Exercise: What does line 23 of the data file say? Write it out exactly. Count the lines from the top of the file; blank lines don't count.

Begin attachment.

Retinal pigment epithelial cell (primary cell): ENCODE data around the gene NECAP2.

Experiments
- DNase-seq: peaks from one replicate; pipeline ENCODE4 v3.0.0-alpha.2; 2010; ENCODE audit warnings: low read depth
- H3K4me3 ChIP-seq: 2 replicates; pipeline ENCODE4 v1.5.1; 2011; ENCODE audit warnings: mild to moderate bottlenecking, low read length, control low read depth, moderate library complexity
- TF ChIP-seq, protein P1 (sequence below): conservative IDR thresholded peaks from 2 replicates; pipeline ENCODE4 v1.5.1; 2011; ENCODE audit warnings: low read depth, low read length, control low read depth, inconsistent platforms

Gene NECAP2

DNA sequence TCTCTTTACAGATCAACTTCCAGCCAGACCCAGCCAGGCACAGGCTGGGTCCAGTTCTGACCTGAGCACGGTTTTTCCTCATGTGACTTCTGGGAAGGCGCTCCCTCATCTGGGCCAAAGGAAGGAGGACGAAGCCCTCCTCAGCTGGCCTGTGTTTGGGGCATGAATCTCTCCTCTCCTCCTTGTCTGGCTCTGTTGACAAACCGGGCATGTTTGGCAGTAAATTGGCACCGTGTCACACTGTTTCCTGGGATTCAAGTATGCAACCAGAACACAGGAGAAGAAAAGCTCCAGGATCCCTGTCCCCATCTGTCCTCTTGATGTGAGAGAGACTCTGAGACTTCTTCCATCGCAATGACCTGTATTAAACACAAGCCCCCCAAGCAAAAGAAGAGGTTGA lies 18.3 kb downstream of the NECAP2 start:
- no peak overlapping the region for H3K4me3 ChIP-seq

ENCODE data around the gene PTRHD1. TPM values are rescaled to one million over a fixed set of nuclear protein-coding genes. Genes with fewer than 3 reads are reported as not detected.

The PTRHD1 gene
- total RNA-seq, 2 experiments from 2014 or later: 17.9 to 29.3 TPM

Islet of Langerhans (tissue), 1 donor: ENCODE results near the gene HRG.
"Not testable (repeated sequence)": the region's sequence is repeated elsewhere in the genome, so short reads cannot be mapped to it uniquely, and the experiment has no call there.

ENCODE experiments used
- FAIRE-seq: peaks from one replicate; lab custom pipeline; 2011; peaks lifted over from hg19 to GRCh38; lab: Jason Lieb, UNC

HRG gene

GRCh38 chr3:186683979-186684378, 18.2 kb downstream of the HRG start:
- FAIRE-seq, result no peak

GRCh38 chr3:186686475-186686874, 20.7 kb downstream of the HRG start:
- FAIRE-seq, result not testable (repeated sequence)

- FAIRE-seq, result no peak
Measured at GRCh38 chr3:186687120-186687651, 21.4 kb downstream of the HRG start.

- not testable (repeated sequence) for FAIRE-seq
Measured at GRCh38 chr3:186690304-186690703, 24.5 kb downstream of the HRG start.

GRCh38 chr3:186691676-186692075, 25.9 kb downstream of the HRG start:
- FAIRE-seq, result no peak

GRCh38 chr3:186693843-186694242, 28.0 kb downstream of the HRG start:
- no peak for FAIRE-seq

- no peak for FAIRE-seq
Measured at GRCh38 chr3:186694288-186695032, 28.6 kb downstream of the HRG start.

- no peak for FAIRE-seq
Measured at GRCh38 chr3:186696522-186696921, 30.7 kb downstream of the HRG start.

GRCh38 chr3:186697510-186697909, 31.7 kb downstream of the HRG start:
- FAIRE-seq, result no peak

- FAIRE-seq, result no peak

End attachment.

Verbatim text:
- not testable (repeated sequence) for FAIRE-seq